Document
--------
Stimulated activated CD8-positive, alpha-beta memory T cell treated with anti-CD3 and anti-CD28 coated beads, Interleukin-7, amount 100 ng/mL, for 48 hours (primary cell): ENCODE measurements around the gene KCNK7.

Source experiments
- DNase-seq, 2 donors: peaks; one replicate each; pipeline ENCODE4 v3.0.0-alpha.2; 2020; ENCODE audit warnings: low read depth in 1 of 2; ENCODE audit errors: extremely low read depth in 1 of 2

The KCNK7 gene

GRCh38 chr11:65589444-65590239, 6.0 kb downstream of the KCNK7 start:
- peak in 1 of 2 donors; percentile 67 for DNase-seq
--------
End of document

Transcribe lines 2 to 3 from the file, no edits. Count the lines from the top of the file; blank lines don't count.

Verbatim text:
Source experiments
- DNase-seq, 2 donors: peaks; one replicate each; pipeline ENCODE4 v3.0.0-alpha.2; 2020; ENCODE audit warnings: low read depth in 1 of 2; ENCODE audit errors: extremely low read depth in 1 of 2